After a leisurely breakfast we get moving at 11:00 o'clock. We drive around downtown Minsk, and find it rather forgettable. The high points of the tour are a couple of huge monuments to Lenin and to victory in WW II. Good weather tough, warm and sunny.
One policeman stops me because I am trying to make a right turn from the middle lane of a wide boulevard. I did signal my intention to turn (I think I did) but anyway I was very careful and waited for the road to be clear before turning. He is initially a bit brusque but we start speaking Polish and it all ends with big smiles and a pat in the back. Again, I think he was just curious to meet funny-looking foreigners in a yellow beetle...
We hit the road again in the direction of Smolensk after a quick lunch, and it start raining heavily.
Once in Smolensk we are very warmly greeted by a group of students who run the camping site where we will spend the night. Banter and casual talk accompanied by Bulgarian wine drag on for several hours.
Only a couple of times the discussion is a bit tense, when we touch Afghanistan (they insist Soviet forces are providing brotherly help to socialists threatened by imperialism, pure party line) and the Olympics, (they insist sport and politics should be kept separate, and here they have a point).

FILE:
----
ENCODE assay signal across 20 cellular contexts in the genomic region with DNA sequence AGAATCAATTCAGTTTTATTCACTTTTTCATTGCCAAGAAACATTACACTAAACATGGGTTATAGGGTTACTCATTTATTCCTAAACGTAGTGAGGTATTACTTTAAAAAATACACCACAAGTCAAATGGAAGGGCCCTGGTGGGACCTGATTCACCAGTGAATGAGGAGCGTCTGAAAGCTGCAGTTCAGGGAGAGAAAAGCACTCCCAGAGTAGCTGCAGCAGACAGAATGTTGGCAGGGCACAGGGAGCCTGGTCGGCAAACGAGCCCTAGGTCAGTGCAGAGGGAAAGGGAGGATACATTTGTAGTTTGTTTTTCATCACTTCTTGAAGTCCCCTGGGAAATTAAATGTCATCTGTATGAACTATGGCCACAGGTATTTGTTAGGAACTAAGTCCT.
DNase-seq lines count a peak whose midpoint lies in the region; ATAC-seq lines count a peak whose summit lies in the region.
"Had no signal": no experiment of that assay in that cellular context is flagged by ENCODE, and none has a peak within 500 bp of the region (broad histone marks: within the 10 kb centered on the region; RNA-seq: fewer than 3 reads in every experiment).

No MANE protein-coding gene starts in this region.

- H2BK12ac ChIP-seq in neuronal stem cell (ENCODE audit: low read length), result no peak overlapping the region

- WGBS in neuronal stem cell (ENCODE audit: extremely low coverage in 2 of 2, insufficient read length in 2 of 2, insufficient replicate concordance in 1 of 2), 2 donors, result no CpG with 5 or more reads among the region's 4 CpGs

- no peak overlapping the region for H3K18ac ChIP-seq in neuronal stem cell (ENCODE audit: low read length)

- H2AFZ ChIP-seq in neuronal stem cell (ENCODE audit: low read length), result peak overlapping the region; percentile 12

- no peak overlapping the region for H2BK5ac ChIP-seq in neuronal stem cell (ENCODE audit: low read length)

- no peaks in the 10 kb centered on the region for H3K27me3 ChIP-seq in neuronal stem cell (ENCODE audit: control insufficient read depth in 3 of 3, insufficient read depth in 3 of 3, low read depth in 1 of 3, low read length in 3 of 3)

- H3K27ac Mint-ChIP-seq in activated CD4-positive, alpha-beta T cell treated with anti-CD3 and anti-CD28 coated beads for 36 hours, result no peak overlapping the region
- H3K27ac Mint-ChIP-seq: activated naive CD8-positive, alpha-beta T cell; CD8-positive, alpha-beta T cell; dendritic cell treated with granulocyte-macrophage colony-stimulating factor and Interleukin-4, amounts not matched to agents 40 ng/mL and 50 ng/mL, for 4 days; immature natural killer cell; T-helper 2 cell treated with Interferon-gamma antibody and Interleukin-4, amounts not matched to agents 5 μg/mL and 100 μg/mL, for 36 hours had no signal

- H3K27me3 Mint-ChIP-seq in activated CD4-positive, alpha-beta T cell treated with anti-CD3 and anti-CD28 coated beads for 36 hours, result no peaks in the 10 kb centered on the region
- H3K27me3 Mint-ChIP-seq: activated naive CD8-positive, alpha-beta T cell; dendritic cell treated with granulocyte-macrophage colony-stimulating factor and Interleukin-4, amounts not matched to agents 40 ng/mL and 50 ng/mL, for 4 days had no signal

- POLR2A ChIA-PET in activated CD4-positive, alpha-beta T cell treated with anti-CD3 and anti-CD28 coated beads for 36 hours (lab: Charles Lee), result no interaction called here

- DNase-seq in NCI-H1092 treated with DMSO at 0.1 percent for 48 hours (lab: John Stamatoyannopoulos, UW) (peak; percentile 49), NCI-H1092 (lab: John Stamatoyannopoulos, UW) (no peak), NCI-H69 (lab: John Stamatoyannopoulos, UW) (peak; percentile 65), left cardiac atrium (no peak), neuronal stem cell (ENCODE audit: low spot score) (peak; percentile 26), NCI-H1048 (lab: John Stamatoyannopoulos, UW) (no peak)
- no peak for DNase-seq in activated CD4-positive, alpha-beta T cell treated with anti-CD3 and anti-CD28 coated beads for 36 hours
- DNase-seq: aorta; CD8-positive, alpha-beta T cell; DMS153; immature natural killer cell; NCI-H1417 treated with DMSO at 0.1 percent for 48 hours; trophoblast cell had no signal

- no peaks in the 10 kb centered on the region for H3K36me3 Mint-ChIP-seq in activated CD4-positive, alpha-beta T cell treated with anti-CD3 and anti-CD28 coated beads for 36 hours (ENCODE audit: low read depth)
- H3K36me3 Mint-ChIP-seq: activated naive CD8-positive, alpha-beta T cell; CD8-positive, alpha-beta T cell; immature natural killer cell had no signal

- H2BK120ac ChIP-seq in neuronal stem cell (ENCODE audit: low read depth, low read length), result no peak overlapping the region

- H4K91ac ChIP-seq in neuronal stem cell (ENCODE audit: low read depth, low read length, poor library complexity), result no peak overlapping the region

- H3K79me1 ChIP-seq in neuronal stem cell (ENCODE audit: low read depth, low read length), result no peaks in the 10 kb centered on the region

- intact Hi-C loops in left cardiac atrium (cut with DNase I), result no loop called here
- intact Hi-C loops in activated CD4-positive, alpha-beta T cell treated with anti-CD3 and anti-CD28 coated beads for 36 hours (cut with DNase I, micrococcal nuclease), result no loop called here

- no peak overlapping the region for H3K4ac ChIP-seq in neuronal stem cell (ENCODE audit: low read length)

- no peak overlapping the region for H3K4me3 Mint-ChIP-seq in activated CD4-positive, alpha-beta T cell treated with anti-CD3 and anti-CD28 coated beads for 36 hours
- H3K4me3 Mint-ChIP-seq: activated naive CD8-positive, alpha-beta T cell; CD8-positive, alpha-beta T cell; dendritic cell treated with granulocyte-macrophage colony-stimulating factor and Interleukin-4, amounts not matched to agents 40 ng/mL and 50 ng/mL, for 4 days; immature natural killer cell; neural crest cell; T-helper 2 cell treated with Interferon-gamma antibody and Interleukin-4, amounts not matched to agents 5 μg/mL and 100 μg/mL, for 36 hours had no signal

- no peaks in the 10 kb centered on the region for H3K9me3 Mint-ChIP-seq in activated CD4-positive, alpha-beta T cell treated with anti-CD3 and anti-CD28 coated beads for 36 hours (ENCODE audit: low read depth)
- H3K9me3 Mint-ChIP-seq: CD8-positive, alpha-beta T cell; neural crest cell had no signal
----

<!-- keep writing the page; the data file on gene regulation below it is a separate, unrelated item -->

They also believe that China (Moscow's Communist rival) got a bloody nose in Vietnam (Russia's Communist friend) last year when it launched its "punitive" campaign following the Vietnamese invasion of Cambodia. Here the truth is somewhat more blurred, and lots of people on both sides died for no reason when the Chinese pulled back.
The point I take away from this conversation is that the young people we have met actually still believe in Communism and in the leading role of the USSR, in one way or another. Not ONE Pole we met does.